Why do we care? Well at its simplest, this seems to be a case of Liberia seeking to outsource education, and in doing so, outsourcing its responsibilities as a government to educate the next generation.

But there is more. Bridge deploys a unique business model: economies of scale, and the use of new technologies. The parallels here with the rise of Taylorism just over a century ago cannot be overlooked, where the complex tasks of workers were driven by the logic of efficiency, with workers (in this case teachers) losing control over the nature of their work. And whilst this model is represented as an education innovation by Dr May in her account to the Committee, (which it surely is), it is not the case that all innovations are by definition socially desirable. Indeed Taylor – in his presentation in 1912 to the US House of Representatives – was to describe his principles of scientific management the new ‘alchemy’; a technique able to convert the management of work into bigger profits.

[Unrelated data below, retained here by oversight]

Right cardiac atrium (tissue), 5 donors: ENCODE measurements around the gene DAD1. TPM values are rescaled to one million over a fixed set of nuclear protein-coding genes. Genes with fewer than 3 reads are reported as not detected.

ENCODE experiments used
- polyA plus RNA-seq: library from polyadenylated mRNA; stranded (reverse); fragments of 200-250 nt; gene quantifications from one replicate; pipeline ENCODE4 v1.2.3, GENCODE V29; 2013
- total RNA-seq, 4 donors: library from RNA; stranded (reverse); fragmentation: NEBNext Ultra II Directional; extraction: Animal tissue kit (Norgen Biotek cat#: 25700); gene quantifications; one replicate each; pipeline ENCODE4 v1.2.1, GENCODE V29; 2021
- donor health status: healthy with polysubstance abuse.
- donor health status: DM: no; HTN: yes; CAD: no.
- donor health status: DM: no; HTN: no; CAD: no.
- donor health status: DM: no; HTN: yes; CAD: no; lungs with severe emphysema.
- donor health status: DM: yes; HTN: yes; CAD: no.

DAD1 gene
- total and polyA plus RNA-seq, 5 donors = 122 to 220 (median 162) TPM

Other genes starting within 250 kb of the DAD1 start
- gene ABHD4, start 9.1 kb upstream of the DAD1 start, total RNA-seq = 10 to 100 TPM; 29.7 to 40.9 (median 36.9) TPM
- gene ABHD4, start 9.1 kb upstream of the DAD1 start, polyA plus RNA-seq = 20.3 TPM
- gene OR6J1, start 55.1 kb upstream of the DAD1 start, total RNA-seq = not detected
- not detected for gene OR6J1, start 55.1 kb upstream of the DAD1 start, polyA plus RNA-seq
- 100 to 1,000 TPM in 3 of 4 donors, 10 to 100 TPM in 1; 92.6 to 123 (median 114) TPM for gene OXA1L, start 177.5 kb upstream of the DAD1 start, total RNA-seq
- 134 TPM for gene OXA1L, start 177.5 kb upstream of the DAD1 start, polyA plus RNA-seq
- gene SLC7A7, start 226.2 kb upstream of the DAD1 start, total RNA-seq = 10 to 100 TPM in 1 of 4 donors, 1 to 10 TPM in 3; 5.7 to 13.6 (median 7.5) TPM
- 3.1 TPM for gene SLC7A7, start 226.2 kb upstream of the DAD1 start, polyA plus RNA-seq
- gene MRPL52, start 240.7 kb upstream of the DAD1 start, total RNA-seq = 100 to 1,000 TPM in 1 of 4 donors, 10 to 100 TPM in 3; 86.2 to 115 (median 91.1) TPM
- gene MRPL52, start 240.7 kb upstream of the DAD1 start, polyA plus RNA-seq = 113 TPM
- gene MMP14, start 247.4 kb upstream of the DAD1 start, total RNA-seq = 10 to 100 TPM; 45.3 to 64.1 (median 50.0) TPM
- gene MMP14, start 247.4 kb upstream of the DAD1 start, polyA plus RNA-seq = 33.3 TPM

In her description of Bridge to the International Development Committee, Dr. May described Bridge as a ‘mission-driven social enterprise’. Quizzed by Committee member, Pauline Latham, around this unusual use of the term ‘social enterprise’, Latham pointed out that we normally view a social enterprise as a not-for-profit organization. Dr. May responded: “Perhaps it could be just a difference in interpretation of terms”.  Earlier on in the hearing, Dr. May described a social enterprise as meaning: “we have been structured to ensure that we are able to serve families at a fairly minimal fee level. These are families that are earning $1.25 per day per capita”.

This response echoes of massaged meanings, post-fact and post-truth. Perhaps we might say that rather than Bridge being a social enterprise, it is Bridge’s owners who have been particularly socially-enterprising, recognizing an opportunity to make a profit from the very poor with the promise of an education to radically transform their future. Alchemy indeed. Taylor would be cheering from the side-lines, but his disenfranchised workers would not.